Saturday, 9 August 2014

The Sorrow of War (Bao Ninh)

--The blurb--
"Kien's job is to search the Jungle of Screaming Souls for corpses. He knows the area well - this was where, in the dry season of 1969, his battalion was obliterated by American napalm and helicopter gunfire. Kien was one of only ten survivors. This book is his attempt to understand the eleven years of his life he gave to a senseless war."

--The review--
The world of modern fiction is already replete with classic war-based literature: Catch-22, All Quiet on the Western Front, Heart of Darkness, and Slaughterhouse-Five are just a few. One could argue that this leaves little to say; that the horrors of war have already been well-documented. However, a book that has been banned by the Communist Party, has won the Independent Foreign Fiction Prize, and which leaves its author reluctant to publish further works is always going to be a source of intrigue, and luckily Bao Ninh's The Sorrow of War does not just disappear behind this smokescreen of hyperbole, proving comparable in quality to the classics hitherto mentioned.

This high quality of work perhaps comes from the adage that it is best to write what you know; The Sorrow of War is based strongly on Ninh's own experiences in Vietnam, and thus the line between fiction and non-fiction begins to blur, with the novel raising compelling questions regarding dreams, hallucinations, and the imagined versus reality, as well as the reliability of protagonist Kien as narrator and the extent to which we can rely on our own memories. We also wonder, as readers, in what context Kien is retelling his story, and frequently question the chronology of the story itself, which doesn't make the plot unclear in any way, but rather opens the door to many future rereadings, so that readers can piece together the narrative in any number of new and different ways.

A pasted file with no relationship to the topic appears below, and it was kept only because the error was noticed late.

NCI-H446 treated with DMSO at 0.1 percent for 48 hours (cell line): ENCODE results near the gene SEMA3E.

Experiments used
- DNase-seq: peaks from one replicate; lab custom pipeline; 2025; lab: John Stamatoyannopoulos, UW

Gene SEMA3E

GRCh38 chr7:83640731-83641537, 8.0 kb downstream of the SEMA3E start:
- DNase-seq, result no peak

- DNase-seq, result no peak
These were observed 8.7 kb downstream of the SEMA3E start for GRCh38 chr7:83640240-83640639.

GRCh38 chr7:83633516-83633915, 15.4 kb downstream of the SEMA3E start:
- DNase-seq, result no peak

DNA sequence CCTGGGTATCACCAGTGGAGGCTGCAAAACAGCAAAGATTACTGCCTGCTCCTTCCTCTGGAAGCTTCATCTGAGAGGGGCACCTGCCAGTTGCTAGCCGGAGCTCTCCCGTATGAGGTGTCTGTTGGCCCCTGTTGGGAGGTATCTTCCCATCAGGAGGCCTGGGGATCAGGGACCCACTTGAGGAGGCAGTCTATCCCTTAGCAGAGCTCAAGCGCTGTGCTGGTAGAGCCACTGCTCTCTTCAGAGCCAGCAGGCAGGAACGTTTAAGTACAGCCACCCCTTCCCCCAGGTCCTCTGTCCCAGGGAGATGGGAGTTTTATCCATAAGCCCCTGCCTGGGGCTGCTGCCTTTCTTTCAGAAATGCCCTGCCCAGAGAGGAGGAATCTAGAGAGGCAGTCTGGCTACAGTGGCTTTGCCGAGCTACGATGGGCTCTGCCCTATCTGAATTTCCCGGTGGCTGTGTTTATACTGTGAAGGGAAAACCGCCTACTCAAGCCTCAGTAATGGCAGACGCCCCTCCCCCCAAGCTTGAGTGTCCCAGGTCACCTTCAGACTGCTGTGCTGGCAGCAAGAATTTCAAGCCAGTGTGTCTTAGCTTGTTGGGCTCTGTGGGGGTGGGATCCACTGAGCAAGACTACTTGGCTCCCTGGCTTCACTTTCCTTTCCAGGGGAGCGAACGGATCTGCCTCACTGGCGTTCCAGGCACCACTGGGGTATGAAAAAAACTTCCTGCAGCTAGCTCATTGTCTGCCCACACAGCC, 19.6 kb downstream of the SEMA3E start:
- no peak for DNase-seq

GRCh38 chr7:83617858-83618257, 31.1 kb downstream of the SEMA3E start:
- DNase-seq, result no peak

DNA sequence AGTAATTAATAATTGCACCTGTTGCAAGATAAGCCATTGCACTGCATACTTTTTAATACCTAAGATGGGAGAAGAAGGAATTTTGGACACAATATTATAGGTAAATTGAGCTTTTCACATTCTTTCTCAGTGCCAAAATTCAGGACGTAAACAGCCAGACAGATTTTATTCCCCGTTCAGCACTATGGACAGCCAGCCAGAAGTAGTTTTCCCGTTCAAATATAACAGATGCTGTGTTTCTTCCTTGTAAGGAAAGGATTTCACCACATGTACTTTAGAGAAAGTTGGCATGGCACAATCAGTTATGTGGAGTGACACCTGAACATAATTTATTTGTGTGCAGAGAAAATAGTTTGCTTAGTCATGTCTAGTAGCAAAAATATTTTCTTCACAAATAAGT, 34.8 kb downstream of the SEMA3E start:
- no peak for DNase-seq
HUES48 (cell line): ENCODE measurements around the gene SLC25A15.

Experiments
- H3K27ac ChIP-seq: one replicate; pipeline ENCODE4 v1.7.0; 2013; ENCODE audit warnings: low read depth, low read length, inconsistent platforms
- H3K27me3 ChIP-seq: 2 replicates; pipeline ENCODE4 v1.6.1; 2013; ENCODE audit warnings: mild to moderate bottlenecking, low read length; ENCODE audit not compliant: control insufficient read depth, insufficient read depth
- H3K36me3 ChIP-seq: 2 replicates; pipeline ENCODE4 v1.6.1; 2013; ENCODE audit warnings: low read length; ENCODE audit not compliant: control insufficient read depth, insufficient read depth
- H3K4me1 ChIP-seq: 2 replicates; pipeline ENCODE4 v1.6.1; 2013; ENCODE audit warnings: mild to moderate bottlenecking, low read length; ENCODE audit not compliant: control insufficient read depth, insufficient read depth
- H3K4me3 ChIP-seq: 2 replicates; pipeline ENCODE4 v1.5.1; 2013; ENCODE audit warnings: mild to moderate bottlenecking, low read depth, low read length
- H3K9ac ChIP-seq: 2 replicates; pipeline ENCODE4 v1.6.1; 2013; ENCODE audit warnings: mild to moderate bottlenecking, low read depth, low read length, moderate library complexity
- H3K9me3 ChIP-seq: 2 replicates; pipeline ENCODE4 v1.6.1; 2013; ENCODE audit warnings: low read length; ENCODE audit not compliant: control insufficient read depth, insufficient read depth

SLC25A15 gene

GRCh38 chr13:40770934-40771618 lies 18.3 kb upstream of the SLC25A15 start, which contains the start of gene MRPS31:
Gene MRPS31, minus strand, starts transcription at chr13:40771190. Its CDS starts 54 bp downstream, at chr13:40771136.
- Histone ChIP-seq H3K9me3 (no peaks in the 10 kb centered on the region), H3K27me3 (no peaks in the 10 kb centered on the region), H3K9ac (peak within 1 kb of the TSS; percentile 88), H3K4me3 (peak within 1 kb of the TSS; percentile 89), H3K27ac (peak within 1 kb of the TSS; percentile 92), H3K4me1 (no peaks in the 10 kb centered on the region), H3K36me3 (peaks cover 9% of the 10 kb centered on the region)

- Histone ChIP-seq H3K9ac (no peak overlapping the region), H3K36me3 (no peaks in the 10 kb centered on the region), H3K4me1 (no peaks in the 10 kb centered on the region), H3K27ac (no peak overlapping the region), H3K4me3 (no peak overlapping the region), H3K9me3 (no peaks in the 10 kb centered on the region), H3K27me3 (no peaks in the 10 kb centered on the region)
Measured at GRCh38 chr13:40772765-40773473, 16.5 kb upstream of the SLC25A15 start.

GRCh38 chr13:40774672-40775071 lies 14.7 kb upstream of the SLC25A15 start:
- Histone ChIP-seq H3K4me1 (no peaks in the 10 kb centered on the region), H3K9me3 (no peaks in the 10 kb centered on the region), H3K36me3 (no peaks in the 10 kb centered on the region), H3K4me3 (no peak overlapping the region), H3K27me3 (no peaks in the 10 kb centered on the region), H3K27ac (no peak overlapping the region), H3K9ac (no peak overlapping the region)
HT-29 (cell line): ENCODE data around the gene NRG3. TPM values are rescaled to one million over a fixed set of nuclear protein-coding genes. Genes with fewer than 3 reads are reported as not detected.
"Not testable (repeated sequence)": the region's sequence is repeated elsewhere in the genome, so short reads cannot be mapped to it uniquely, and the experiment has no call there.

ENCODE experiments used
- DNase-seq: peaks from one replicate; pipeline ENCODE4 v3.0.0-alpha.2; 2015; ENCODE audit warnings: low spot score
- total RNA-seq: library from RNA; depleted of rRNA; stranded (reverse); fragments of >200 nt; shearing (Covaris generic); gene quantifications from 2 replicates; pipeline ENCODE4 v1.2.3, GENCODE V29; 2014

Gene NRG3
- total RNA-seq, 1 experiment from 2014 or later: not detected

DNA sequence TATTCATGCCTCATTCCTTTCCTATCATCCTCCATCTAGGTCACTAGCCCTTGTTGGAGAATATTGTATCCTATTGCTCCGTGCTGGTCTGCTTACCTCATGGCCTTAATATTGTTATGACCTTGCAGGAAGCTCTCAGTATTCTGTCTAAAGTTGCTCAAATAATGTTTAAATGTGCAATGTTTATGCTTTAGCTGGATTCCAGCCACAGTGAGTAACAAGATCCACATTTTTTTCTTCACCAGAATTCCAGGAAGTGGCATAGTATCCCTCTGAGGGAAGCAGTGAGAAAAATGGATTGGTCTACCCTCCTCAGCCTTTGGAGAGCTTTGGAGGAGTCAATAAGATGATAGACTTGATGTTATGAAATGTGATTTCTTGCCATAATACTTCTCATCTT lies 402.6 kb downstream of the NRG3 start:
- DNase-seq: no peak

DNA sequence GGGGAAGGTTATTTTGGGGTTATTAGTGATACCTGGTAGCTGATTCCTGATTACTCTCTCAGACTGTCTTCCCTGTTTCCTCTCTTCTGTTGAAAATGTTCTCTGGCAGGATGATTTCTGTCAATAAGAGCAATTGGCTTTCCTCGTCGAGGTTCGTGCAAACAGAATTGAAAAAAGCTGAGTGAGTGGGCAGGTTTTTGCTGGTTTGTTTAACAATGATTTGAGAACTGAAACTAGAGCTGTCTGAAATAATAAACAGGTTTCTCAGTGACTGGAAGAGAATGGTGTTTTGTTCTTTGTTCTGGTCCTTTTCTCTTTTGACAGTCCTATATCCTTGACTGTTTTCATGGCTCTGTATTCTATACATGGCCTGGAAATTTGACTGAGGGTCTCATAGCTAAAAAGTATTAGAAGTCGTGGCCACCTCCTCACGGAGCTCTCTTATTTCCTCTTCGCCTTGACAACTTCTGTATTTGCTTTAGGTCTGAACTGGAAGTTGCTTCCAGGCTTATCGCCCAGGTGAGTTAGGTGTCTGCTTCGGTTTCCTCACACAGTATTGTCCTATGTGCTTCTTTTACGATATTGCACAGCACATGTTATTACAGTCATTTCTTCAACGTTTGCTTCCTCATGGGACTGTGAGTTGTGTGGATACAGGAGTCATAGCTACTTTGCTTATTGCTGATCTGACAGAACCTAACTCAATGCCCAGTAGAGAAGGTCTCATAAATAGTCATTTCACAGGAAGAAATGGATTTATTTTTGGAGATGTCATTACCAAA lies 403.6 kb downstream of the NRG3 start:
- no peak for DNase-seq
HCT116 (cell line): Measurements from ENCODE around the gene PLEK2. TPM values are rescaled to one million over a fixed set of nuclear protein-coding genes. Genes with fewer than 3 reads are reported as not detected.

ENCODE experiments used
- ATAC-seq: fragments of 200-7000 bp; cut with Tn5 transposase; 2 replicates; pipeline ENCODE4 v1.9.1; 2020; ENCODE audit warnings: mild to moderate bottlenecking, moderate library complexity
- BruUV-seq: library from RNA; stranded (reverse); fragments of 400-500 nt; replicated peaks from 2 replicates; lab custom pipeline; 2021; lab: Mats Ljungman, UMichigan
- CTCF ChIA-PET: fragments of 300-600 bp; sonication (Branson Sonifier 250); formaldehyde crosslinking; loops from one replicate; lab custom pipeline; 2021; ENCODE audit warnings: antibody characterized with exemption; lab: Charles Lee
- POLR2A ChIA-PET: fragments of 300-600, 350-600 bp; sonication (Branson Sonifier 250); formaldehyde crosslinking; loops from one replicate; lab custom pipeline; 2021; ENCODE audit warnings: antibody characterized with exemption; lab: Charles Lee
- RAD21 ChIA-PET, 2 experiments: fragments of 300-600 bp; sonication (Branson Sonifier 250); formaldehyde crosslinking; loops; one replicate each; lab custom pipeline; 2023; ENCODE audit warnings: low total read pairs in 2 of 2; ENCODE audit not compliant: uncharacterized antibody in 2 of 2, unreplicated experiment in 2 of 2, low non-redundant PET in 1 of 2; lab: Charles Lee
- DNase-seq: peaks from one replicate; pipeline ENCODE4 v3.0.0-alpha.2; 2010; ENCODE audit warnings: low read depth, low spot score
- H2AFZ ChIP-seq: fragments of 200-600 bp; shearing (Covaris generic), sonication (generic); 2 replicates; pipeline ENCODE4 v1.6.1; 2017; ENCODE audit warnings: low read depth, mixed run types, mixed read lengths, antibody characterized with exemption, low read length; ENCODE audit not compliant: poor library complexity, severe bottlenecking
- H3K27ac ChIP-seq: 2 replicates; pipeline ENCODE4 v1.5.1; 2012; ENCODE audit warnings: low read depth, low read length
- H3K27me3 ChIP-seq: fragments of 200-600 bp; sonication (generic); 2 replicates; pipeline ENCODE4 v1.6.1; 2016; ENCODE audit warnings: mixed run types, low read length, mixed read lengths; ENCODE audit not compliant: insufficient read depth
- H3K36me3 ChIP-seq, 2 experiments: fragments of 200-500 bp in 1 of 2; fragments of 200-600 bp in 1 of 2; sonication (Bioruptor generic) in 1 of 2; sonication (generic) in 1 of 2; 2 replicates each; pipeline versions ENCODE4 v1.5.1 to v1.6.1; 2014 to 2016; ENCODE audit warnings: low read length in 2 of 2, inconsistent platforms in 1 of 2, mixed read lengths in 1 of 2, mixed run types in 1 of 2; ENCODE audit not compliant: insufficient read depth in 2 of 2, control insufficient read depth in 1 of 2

The piecemeal narrative is enhanced by the strength of the imagery and technique used by Ninh, which is elegant yet accessible throughout, while remaining simultaneously beautiful and ugly as he treats the sheer brutality of conflict with frankness and economy of style. In this way, he emphasises the worthlessness of human life, the ability of war to doom love, and the unforgiving aftermath of such bloodshed. The philosophical elements of this - such as whether ex-servicemen can ever be truly free post-war, and how far the characters in The Sorrow of War are acting according to their 'real' personalities - again make this work worth revisiting.

Even though the novel's title is so often reiterated throughout the novel as to seem contrived (Ninh has already shown us the sorrow of war; he does not need to tell us), the haunting themes, terrifying incidents, and compelling characters also contribute to this 1990 novel's status as a modern classic. Even the most briefly depicted personages are memorable for what the continued fighting has done to them, and the veiled references to the genre's forerunners (such as the emphasis on landscape, which is shared with Heart of Darkness) only emphasise The Sorrow of War's originality and flair, rather than detracting from it. It is therefore well deserving of its place in the literary canon, and one only hopes that Ninh will continue to publish what is surely a valuable extension of this highly significant Vietnamese view of one of the most tragic episodes in the country's history.  

1 comment:

Places to Hangout in Gurgaon said...

Hi, Really great effort. Everyone must read this article. Thanks for sharing.